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Scholarships, Awards and Financial Assistance

The UBC Sauder School of Business is pleased to offer a number of financial aid, support and assistance options available to both domestic and international UBC Master of Management (MM) students. We encourage you to thoroughly research all options available to you.


UBC MM Scholarship & Awards

At UBC Sauder, our entrance scholarships are based on merit, going to candidates who display an outstanding combination of talent, drive, professional potential and academic achievement. We take a merit-based holistic view of what each talented candidate brings into the program.   Applicants are automatically considered for every applicable scholarship upon submission, and are assessed on a number of factors, including (but not limited to) academic achievement, business drive, application essays.

We strongly encourage you to submit your UBC MM application early in order to be considered for our entrance scholarship opportunities.

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Scholarships & Awards  Value
Global Business Leader of Tomorrow Scholarship
Awarded to candidates with the potential to make an outstanding contribution to UBC Sauder’s global and dynamic environment and drive positive organizational change on an international scale.
$10,000 – $15,000
Accelerated Career Scholarship
Awarded to candidates with exceptional career potential and the ability to act as a strong example throughout their career as UBC Sauder’s commitment to excellence.
$5,000 – $10,000
Community Impact Scholarship
Awarded to candidates who demonstrate the potential to take full advantage of the many opportunities to enhance leadership skills.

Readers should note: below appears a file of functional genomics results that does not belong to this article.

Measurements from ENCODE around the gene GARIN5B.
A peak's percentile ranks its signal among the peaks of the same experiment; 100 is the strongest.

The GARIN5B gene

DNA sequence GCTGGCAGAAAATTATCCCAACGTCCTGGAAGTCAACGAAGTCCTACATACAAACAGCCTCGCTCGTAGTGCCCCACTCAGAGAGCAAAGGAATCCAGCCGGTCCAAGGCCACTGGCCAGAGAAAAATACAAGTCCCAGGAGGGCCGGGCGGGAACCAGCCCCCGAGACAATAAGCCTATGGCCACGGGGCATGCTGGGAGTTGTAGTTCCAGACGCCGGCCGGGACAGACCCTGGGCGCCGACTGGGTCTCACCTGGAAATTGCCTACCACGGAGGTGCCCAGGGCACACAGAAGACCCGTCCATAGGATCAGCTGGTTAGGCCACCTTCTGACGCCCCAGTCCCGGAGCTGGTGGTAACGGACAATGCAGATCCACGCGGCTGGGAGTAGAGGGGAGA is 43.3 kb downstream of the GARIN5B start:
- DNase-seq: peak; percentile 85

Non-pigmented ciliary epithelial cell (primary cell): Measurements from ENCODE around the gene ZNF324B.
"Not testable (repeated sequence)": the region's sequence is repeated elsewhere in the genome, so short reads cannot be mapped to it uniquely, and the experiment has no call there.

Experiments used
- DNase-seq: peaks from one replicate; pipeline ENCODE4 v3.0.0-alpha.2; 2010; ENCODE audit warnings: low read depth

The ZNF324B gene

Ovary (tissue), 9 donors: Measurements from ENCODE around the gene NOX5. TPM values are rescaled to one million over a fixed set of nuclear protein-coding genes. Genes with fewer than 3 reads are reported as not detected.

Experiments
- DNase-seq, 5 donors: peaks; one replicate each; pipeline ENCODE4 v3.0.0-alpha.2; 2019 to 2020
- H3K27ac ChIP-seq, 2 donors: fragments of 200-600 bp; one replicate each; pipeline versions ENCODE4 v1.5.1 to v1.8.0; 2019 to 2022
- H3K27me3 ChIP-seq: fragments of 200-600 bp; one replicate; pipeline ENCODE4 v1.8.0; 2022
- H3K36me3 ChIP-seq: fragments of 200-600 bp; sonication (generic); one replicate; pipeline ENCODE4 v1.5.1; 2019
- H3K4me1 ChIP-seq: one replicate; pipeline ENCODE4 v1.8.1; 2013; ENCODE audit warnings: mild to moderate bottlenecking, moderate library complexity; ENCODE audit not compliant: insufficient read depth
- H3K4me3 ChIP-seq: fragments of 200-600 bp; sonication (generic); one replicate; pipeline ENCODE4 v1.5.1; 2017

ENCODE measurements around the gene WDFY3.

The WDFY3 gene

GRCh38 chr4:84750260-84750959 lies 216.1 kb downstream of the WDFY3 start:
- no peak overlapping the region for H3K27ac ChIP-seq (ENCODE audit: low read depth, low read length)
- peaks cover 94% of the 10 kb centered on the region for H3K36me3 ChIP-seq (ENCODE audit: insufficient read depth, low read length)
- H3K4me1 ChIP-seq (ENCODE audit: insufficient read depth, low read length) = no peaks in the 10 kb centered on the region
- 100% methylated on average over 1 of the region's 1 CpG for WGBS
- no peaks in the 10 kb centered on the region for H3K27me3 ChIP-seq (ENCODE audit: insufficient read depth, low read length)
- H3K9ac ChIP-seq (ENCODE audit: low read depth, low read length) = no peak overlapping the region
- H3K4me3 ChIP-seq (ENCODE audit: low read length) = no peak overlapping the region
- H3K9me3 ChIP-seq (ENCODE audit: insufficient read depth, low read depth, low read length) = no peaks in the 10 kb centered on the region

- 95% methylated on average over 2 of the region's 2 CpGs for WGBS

$5,000 – $10,000

External Scholarships

The following external organizations offer or administer a variety of scholarships for both domestic and international students. Please note that these scholarships are not administered by the Robert H. Lee Graduate School, the UBC Sauder School of Business or UBC, unless explicitly stated.

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External Scholarships
Kathryn Huget Leadership Award
Awarded to a Master's or PhD student, with preference given to female students currently in leadership roles, whose focus is to improve the business workplace for women. Preference given to the applicants studying in the areas of: organizational behaviour, business administration, business and commerce, sociology, or psychology
Randy Sung Education Endowment Fund Award
Offered by the Randy Sung Education Endowment Fund in conjunction with the Minerva Foundation to a female student in a business faculty at the University of British Columbia.

Loan Programs

Government Student Loans are an excellent source of funding for Canadian and Permanent Resident UBC MM students. Students do not make principal or interest payments until six months after MM studies are completed. Additionally, student loans are granted without proof of strong credit ratings, secure employment and assets.

Students do not have to prove themselves in these areas, as is normally required for bank loans. To best understand government student loans and ensure you apply through the correct program, it is important to work with your UBC Enrolment Services Professional.

Please note that government student loans were designed primarily for undergraduate studies. Therefore, the maximum amount of funds provided by a government student loan will not be enough to cover UBC MM tuition. Government student loans should only constitute part of an MM student's financing plan.


Other Financial Assistance

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Other Financial Assistance
Lifelong Learning Plan

The Lifelong Learning Plan is a Government of Canada initiative that allows individuals to use RRSP savings towards the cost of their education. Information on this program is available from Canada Customs & Revenue Agency.

Teaching Assistants/Research Assistants

UBC MM students do not assume the roles of Teaching or Research Assistants. These roles are usually occupied by MSc and PhD students in the Sauder School of Business.

Part-Time Work Opportunities

UBC MM students are not encouraged to work part-time during the program owing to the large time commitment required for classes, group work and individual study.